Leading International Journal Publishes Global Analysis by Sri Lankan Researchers Showing that Testing Was the Most Important Intervention for Controlling COVID-19 during Pandemic’s First Wave There is no international consensus on how to best tackle COVID-19 before an approved vaccine is rolled out. Much debate has been going on about how much to do lockdowns, whether masks are essential and on the importance of testing.
Although the World Health Organization (WHO) urged the world in March to “test, test, and test,” policy-makers and medical experts in Sri Lanka could not agree on what is adequate testing. The Ministry of Health did not significantly increase testing or testing capacity after the first lockdown ended in May.
Realizing that there was a critical gap in the international research, a multi-disciplinary team of Sri Lankan researchers at the Institute for Health Policy (IHP) launched a study to find out how important testing is. Their study, the first to look at this question, has just been released by Health Affairs, a leading international health policy journal published in the United States. It uses data from around the world to examine the impact of testing on the spread of COVID19 in 173 countries between March and June 2020. This work contributes to the world’s understanding of how best to control COVID-19.
The study found that among interventions, the intensity of PCR testing had the largest influence on spread: a ten-fold increase in the ratio of tests to new cases reduced average COVID-19 transmission by 9 percent. Increasing PCR testing reduced COVID-19 cases and deaths, and it was the most important predictor of how well countries contained the pandemic. The study also found that lockdowns did not slow the virus in most countries, and that masks and school closures had less impact than high levels of testing and isolation.
Dr Ravi Rannan-Eliya, the lead investigator, says: “We knew that several countries in our region, such as China, Vietnam and Australia were doing well, but the experts never agreed on why—whether it was to do with masks, lockdowns or something else. Our research clearly shows that their better performance was driven by higher levels of PCR testing.”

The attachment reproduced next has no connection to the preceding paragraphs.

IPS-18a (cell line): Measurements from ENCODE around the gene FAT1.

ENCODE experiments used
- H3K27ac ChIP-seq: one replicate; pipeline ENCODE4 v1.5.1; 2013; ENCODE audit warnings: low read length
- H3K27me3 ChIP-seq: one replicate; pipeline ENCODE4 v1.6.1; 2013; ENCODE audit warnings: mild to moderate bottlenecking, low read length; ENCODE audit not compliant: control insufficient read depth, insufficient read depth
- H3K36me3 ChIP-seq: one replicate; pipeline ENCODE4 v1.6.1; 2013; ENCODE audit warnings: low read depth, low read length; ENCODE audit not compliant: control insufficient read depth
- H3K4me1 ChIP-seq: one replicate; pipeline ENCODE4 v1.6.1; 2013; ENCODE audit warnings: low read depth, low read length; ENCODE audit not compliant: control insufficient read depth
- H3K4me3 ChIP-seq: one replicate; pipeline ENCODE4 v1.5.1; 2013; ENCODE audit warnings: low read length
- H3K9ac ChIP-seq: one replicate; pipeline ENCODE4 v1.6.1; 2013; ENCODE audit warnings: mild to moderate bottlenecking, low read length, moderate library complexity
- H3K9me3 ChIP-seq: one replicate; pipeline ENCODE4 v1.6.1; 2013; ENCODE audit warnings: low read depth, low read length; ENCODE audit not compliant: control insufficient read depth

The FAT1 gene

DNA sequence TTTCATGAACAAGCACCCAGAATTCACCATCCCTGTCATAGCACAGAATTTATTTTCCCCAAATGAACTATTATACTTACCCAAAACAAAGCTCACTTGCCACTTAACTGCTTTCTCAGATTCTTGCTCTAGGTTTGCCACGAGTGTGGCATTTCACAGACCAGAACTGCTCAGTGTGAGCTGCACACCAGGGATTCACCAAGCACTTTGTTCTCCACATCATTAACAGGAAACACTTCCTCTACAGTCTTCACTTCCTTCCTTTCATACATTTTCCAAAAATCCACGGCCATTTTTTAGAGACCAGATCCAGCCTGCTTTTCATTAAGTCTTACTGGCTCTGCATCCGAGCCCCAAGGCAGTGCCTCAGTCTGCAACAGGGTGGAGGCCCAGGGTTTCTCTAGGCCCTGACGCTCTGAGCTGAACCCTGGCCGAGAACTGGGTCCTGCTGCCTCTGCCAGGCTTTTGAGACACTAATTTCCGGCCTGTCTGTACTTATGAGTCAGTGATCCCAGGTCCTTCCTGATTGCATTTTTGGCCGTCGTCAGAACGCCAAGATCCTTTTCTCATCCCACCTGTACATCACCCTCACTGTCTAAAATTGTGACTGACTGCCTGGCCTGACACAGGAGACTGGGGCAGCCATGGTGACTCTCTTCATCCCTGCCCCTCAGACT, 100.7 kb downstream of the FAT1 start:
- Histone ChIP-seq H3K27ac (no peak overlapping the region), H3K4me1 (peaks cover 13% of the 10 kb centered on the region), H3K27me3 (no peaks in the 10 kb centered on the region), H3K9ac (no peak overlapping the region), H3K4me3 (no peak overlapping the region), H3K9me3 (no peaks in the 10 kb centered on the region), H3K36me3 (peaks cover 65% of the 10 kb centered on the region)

The research has important implications for Sri Lanka. It provides strong scientific evidence that the country’s rate of PCR testing was never enough to effectively control COVID-19 and prevent a second wave. Findings also imply that WHO and US government guidelines on testing are not sufficient—most countries need much more testing to control COVID-19.
“For us to keep the country safe in the next two years, we should learn from the countries that successfully controlled the pandemic without a vaccine. We need to seriously invest in expanding national capacity to do PCR tests and make routine testing the new normal. The global data are clear—this is the best way to avoid lockdowns and school closures, and to protect our economy,” says Dr Rannan-Eliya, who is also the Executive Director of IHP The research was done drawing entirely on IHP’s own resources, without any external funding. As Dr Rannan-Eliya notes: “When we started this research during the first lockdown, we wanted to help the country, and we never imagined it would be published internationally. Finding funding for doing international research in Sri Lanka is never easy.
Our small team took pay-cuts and worked long hours under difficult conditions to do this work. We are really proud of what we did without outside help. I hope it will inspire other Sri Lankan researchers—we don’t always have to depend on outside research, we too can contribute substantially to international policy debates.” IHP is an independent, non-profit research institute in Colombo that works to improve health systems and social policies in Sri Lanka and the Asian region. Its goals are to lead to more informed health policy and thus better outcomes for all people by conducting independent research and by providing objective analysis and training.
More at: http://www.ihp.lk/ The IHP team consisted of doctors, economists, statisticians, laboratory experts and GIS specialists. It was led by Dr Rannan-Eliya, who is a physician, public health specialist and economist who qualified at Cambridge and Harvard universities.